Teachers voting on stand-pat deal

Web Lead

  • Jun. 26, 2012 6:00 p.m.
Union members rally in support of B.C. Teachers' Federation at the legislature in March.

Union members rally in support of B.C. Teachers' Federation at the legislature in March.

The B.C. Teachers’ Federation executive is recommending acceptance of an agreement reached with school district negotiators that extends most of the terms of the contract that expired a year ago.

Teachers are voting this week on the proposed settlement, which runs until June 30, 2013. The B.C. Public School Employers’ Association, representing B.C.’s 60 school districts, will hold a vote for trustees next week.

The agreement puts off a bitter dispute over government changes to hiring, layoff and performance evaluation of teachers. Education Minister George Abbott said the deal includes a letter of understanding to continue talks on those issues.

BCTF president Susan Lambert said the agreement includes some improvements to teacher benefits and leave provisions. But Wednesday Lambert announced the union is making the latest of many trips to court to argue that imposing a two-year wage freeze violates their constitutional right to collective bargaining. The BCTF is the last major public sector union in the province to accept the wage limits.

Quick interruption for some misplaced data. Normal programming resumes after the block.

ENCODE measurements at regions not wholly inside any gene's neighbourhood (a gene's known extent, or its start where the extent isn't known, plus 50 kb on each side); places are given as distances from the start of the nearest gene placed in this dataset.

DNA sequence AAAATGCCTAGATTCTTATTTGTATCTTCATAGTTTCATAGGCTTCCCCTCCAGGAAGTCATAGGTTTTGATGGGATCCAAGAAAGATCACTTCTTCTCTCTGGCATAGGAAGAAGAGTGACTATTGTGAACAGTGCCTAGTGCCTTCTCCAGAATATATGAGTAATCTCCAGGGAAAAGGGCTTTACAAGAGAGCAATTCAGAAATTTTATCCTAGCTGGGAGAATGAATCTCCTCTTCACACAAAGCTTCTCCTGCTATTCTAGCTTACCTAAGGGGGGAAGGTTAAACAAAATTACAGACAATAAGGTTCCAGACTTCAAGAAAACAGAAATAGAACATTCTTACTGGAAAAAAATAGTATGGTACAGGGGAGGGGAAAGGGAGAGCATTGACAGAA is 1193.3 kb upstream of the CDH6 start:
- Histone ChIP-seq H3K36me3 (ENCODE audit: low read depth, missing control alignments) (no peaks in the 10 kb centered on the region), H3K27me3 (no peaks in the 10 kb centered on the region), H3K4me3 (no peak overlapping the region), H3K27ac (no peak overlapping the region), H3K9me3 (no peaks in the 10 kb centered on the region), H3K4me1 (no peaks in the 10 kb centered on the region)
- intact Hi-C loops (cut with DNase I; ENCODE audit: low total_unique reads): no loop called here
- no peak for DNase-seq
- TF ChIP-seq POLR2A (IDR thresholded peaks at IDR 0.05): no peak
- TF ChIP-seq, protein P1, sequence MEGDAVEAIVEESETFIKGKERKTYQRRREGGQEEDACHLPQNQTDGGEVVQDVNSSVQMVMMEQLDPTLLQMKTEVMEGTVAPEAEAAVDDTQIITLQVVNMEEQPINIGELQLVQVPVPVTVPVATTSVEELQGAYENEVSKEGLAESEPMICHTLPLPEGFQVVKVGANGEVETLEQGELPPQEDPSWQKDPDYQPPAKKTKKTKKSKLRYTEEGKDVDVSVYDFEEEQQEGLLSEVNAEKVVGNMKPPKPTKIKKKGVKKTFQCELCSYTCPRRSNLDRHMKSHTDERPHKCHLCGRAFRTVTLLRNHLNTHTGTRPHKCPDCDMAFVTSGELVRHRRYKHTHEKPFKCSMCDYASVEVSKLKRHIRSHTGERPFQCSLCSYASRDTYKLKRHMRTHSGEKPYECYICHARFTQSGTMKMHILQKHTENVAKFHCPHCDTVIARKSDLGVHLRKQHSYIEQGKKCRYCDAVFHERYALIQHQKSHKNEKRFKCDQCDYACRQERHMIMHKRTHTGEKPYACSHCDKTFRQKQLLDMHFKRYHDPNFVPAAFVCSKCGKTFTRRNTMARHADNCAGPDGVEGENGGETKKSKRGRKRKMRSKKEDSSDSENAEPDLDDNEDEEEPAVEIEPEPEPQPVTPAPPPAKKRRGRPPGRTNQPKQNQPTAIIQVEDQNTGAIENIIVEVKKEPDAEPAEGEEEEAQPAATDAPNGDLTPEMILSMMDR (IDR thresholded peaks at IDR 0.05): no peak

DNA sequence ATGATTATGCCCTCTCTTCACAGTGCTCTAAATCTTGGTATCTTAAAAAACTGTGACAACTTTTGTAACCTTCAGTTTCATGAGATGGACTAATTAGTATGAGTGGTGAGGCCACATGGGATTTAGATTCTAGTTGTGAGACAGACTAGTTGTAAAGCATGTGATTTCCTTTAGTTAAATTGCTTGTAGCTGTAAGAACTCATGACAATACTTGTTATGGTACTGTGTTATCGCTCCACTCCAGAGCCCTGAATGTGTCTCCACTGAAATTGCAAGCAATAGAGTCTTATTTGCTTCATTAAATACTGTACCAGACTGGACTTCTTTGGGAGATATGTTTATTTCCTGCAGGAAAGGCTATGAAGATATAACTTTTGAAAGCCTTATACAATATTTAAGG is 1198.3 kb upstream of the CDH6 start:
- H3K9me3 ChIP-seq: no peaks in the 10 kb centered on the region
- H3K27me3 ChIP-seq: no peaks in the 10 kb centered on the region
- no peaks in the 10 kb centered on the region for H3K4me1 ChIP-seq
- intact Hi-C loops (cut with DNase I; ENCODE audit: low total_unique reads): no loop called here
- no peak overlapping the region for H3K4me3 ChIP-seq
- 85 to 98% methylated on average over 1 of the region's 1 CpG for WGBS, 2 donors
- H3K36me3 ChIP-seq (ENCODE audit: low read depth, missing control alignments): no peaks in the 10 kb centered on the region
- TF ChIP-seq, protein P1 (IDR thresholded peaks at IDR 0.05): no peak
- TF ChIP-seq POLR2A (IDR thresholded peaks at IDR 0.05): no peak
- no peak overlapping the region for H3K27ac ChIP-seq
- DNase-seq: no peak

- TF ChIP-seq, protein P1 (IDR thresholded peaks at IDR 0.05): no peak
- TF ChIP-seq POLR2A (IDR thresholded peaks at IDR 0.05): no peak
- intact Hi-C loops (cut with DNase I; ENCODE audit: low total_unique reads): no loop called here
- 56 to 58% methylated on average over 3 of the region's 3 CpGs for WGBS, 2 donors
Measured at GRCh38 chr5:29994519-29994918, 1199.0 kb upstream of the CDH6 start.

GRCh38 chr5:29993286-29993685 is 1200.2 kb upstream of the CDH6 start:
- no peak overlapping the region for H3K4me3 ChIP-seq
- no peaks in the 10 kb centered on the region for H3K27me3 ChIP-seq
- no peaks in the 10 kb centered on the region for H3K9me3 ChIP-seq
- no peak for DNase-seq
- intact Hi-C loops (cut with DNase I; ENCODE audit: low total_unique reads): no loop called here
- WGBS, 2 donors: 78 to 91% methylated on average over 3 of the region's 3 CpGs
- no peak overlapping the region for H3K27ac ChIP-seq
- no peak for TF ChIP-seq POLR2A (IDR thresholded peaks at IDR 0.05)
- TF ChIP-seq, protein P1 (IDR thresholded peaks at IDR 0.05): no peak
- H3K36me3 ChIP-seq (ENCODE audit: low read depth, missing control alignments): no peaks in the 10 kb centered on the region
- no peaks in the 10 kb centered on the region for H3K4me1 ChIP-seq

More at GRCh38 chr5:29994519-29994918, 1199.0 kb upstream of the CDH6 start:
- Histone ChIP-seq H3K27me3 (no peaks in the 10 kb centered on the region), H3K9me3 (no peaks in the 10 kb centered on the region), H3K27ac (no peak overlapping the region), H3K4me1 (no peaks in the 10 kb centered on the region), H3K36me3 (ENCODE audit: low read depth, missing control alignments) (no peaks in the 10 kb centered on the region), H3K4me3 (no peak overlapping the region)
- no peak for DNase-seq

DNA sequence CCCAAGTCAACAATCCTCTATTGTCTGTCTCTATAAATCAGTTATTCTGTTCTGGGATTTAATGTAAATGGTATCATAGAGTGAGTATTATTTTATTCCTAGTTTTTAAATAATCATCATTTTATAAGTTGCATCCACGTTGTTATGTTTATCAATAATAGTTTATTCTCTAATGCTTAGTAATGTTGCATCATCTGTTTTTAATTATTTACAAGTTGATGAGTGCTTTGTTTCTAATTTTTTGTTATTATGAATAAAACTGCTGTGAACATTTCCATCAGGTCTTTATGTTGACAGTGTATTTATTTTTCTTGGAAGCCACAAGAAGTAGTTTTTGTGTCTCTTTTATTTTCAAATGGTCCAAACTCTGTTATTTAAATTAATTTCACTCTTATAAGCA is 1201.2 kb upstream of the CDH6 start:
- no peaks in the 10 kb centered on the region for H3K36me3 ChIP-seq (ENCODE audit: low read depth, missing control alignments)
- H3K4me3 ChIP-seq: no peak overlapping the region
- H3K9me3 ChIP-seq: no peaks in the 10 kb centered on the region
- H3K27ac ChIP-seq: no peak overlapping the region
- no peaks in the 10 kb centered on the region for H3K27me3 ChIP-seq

“We have been able to achieve some modest improvements but, above all, we succeeded in getting government take its concession demands off the table,” Lambert said.

Abbott rejected the union’s claim that the employer was trying to cut back professional development provisions. The ministry wants to standardize provisions that were negotiated separately with the 60 districts before province-wide bargaining was imposed, he said.

BCPSEA chair Melanie Joy said the tentative agreement standardizes provincial language for the number of leaves and establishes a process for determining local and provincial issues.

Acceptance of the agreement will allow schools to resume classes next fall with teachers resuming extra-curricular activities and meetings with school administration. The work-to-rule campaign extended throughout the school year now ending for most students, and culminated in a three-day strike in March.